Final SPIRIT-H2H data still favour ixekizumab for biologic-naïve PsA patients
The final 1-year results from the SPIRIT-H2H* trial ixekizumab (IXE) remains superior to adalimumab (ADA) for treating biologic-naïve patients with psoriatic arthritis (PsA).
In the initial report, SPIRIT-H2H met the primary endpoint at week 24 by demonstrating the superiority of IXE over ADA for the simultaneous achievement of a 50-percent improvement on the American College of Rheumatology (ACR) criteria and complete clearance on the Psoriasis Area and Severity Index (PASI), the investigators said. [Ann Rheum Dis 2020;79:123-131]
IXE held onto its position as the better biologic disease-modifying antirheumatic drug (bDMARD) through 52 weeks, with significantly higher proportions of patients both showing ACR50 and PASI100 responses compared with ADA (39 percent vs 26 percent; p<0.001). When assessed separately, results for PASI100 remained in favour of the former (64 percent vs 41 percent; p<0.001), but there was no between-group difference seen for ACR50 (49.8 percent vs 49.8 percent; p=0.924). [Ann Rheum Dis 2020;doi:10.1136/annrheumdis-2020-217372]
“Importantly, response rates for IXE were consistent irrespective of concomitant conventional synthetic (cs)DMARD use, while numerically higher response rates for ADA were seen when used in combination with csDMARDs than in monotherapy,” the investigators noted.
Similar performances were observed for ACR20/50/70 responses, PsA-specific composite disease activity measures, enthesitis and dactylitis resolution, as well as physical function outcomes. However, IXE had a faster onset of action, with greater efficacy on the skin and nail.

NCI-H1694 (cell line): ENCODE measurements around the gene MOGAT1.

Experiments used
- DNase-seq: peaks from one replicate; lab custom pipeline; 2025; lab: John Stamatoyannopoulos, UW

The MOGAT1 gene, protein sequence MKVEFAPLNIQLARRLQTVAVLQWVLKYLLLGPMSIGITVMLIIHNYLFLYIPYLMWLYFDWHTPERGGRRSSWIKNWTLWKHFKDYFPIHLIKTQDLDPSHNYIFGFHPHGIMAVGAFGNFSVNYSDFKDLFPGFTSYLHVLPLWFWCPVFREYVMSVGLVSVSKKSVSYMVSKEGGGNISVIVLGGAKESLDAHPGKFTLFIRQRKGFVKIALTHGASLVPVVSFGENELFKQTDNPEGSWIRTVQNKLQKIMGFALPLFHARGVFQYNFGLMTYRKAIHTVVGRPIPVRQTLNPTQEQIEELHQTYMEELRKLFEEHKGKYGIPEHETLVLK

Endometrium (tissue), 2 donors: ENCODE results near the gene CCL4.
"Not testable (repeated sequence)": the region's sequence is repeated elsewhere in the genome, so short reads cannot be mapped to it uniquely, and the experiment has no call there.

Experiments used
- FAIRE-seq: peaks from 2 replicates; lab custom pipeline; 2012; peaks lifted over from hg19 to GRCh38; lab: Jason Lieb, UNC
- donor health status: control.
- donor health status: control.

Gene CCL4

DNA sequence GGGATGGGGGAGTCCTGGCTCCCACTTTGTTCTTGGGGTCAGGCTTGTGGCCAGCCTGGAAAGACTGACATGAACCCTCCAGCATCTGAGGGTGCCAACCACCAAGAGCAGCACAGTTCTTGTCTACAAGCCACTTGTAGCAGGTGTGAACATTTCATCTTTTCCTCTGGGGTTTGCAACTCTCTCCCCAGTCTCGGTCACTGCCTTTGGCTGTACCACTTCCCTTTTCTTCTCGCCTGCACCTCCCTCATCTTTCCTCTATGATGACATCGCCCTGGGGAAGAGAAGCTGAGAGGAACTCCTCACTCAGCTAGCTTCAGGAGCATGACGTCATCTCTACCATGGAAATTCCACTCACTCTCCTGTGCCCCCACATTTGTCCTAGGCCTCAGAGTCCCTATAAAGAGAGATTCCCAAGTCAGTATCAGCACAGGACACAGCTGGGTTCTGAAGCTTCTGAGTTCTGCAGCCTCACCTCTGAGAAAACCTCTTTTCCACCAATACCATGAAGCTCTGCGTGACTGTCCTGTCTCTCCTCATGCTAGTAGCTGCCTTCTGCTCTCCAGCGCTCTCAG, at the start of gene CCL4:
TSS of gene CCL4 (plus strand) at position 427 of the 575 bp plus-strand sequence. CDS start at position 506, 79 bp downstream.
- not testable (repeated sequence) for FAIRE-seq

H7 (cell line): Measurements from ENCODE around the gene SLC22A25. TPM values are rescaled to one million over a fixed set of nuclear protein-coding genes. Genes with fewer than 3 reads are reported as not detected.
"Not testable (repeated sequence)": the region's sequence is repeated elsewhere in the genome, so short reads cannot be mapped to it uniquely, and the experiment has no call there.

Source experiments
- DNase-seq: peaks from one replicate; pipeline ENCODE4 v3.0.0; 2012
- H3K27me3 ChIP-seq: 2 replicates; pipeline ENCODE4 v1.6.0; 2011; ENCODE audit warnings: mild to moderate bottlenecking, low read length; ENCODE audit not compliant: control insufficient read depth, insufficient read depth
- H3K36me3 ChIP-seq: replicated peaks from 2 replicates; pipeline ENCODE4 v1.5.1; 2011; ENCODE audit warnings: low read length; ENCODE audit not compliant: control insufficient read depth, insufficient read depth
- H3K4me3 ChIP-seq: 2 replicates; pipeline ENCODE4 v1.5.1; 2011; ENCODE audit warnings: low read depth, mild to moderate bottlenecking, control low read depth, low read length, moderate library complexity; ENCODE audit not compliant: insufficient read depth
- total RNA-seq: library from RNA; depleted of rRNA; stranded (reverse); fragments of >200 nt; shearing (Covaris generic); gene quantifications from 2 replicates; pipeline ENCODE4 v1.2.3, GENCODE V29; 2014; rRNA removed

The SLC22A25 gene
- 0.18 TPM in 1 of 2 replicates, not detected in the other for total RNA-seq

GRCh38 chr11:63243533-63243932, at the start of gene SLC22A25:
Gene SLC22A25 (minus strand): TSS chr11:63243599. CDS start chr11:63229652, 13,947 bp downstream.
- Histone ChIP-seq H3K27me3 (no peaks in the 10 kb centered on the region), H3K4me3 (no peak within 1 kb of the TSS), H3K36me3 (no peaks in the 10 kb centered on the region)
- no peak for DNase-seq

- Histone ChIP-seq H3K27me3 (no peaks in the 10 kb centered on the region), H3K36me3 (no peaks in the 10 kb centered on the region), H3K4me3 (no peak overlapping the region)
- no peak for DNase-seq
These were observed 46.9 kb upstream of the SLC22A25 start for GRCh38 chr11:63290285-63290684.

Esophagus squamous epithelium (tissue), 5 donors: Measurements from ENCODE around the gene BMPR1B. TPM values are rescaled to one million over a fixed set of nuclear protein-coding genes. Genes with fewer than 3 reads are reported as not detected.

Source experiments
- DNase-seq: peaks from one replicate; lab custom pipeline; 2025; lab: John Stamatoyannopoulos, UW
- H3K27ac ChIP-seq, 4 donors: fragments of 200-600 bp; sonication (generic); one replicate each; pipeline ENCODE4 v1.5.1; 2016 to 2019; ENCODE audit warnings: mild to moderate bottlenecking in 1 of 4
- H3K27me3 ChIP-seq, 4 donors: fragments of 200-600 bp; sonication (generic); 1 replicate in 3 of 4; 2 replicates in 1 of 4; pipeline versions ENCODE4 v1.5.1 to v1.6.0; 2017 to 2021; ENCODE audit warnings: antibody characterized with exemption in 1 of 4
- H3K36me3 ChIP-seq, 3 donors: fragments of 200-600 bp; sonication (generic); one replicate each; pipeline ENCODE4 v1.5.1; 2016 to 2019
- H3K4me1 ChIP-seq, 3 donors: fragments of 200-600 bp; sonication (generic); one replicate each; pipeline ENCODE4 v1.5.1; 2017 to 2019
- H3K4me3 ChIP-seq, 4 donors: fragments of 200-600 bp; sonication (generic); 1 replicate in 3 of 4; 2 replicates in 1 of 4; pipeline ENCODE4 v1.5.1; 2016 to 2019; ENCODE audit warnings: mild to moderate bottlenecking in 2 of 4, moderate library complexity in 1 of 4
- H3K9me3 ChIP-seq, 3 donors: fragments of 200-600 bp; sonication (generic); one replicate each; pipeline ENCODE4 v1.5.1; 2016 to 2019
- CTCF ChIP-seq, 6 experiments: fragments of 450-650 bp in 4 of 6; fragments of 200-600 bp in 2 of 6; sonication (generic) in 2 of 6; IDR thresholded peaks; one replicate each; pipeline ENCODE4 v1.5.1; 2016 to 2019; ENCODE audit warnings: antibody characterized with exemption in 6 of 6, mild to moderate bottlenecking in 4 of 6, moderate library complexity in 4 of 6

Out of the 566 patients (average age, 48 years; 55.1 percent male; 11 percent Asian) randomized equally between the two biologic drugs, 246 (87 percent) patients treated with IXE and 237 (84 percent) treated with ADA completed the 52-week follow-up.
Concomitant csDMARD use (baseline: 193 and 199 patients in the IXE and ADA arms, respectively) had been stable in most of the patients over 52 weeks, except for three patients discontinuing methotrexate (MTX; two ADA, one IXE) and seven patients adjusting MTX dose (three ADA, four IXE) after week 24.
“Overall, the safety profiles of both drugs were consistent with previous clinical trials and the regulatory labels. However, [there are] a number of numerical differences,” according to the investigators.
For the most part, although IXE treatment resulted in more treatment-emergent adverse events (TEAEs), the majority of these were mild and moderate in severity, whereas more severe TEAEs and serious AEs were observed with ADA. The latter was also associated with slightly higher frequencies of infections and treatment discontinuations due to AEs.
Meanwhile, injection site reactions were higher in the IXE arm. One patient in the same treatment arm developed Crohn’s disease.
Despite the presence of limitations, “SPIRIT-H2H study comparing ixekizumab versus adalimumab is the first fully disclosed direct head-to-head study in PsA; its findings over 52 weeks will inform future treatment recommendations and may impact selection of therapy in bio-naïve patients with active PsA,” the investigators concluded.